Transition services currently provided to youth with special health care needs (YSHCN) are inadequate partly due to the lack of curriculum on financial management and decision-making skills, even though these are integral components of a holistic transition plan for vulnerable young people. Personal finance has been identified as one of the six priority areas for people with learning disabilities in the UK (Williams et al. 2008). Research within the U.S. indicates that connecting to financial institutions as a young person aids long-term financial well-being (Friedline 2015; Friedline et al. 2016; Peters et al. 2016a). For people with disabilities, being able to manage ones’ own finances increases overall independence and improves psychological well-being and income attainment (Abbott and Marriott 2013; Hendricks and Wehman 2009; Taylor et al. 2011). Research also suggests that many individuals with mild intellectual disabilities are able to make at least some of their personal finance decisions (Suto et al. 2005a). Although little is known about the financial skills of individuals with ASD, it is likely that many, depending on cognitive functions, can make financial discussions with assistance or training.

Few studies provide information about the current practices of money management among YSHCN, particularly youth with ASD. We do know that only half of individuals with learning disabilities have control over their own money and youth with ASD are less financially independent than other YSHCN, often relying on their parents well into adulthood (Friedman et al. 2013; Hume et al. 2014). One study examined the use of specific financial tools among YSHCN and found that only one-third of these individuals have personal checking accounts and 20% have a credit card 2 years after high school (Wagner et al. 2005). For financial health of youth with ASD specifically, few youth in high school had checking accounts (10%) or credit cards (.5%), and although access to checking accounts had increased to 33%, credit card ownership was still low (2.5%) 2 years later (Wagner et al. 2005). These low rates of banking service utilization indicate a lack of financial autonomy among YSHCN.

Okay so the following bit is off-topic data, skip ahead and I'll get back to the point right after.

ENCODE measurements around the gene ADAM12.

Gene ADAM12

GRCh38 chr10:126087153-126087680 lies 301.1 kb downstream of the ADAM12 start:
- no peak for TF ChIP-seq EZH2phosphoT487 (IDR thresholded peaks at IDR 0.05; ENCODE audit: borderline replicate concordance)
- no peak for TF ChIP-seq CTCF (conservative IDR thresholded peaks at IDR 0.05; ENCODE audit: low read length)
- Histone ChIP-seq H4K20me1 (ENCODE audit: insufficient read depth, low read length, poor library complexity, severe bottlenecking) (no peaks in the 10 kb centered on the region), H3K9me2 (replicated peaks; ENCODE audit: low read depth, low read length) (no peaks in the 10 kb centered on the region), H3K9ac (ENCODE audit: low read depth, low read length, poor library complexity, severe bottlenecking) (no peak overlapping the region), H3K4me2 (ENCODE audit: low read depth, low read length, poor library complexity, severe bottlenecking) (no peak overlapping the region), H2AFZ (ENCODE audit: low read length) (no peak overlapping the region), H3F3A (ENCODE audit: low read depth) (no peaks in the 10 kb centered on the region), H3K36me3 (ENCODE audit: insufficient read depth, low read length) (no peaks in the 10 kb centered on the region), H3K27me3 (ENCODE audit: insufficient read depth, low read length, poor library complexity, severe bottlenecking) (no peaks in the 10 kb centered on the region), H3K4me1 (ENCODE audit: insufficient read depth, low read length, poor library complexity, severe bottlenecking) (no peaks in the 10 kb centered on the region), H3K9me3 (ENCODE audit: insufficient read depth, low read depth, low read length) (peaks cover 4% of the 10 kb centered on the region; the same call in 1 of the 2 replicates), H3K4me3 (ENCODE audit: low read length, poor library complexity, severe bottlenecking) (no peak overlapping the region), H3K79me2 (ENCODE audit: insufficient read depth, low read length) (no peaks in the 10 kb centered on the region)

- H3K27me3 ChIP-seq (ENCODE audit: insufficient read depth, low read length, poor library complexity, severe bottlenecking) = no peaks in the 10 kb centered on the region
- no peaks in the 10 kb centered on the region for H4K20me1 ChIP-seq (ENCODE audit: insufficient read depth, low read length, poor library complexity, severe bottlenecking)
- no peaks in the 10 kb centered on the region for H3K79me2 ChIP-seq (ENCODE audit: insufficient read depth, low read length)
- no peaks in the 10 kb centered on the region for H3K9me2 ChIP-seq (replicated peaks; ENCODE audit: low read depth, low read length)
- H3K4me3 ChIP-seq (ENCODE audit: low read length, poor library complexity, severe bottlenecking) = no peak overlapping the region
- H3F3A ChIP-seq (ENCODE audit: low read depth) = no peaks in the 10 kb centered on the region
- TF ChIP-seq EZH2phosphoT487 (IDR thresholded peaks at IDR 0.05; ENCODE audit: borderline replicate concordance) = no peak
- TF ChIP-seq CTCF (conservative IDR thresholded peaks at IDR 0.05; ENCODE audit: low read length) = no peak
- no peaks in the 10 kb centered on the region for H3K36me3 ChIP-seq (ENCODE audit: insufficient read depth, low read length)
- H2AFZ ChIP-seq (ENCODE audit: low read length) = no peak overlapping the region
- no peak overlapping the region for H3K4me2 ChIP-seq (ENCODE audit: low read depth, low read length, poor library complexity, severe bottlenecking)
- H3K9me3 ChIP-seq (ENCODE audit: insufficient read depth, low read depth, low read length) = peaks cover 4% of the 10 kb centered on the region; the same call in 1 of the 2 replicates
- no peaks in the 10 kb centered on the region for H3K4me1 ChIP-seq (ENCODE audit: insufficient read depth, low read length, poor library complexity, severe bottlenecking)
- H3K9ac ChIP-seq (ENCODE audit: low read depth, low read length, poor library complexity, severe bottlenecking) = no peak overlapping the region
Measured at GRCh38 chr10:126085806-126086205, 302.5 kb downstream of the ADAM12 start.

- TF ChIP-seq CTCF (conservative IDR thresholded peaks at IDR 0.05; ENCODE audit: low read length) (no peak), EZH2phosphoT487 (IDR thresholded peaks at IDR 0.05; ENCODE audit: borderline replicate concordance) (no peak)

Despite the importance of financial autonomy and increased independence it provided for YSHCN, financial management, and decision-making skills are often seen as outside the purview of human service professionals working with young people and the topic is a rarely discussed component of transition planning for all people with disability (Peters et al. 2016b). According to the (Council for Economic Education 2016), only 17 states require students to complete a personal finance class in high school. Educational supports, such as a financial literacy curriculum in both schools and independent living programs, and the inclusion of financial management goals in one’s Individual Education Plan (IEP) could increase autonomy and ultimately the quality of life of individuals with disabilities (Mittapalli et al. 2009; Suto et al. 2005b).

Unfortunately, there is a lack of consensus on what a successful financial education program and goals look like. Colleges have successfully developed a seminar-based curriculum that has been shown to increase students’ financial knowledge and financial responsibility but these homogenous programs will likely not meet the need of younger students and/or students with disabilities (Borden et al. 2008). It is likely that for youth and people with disabilities the most effective financial education program aims its curriculum at a unique population or individual with a focus on a specific financial concern, such as building credit (McCormick 2009).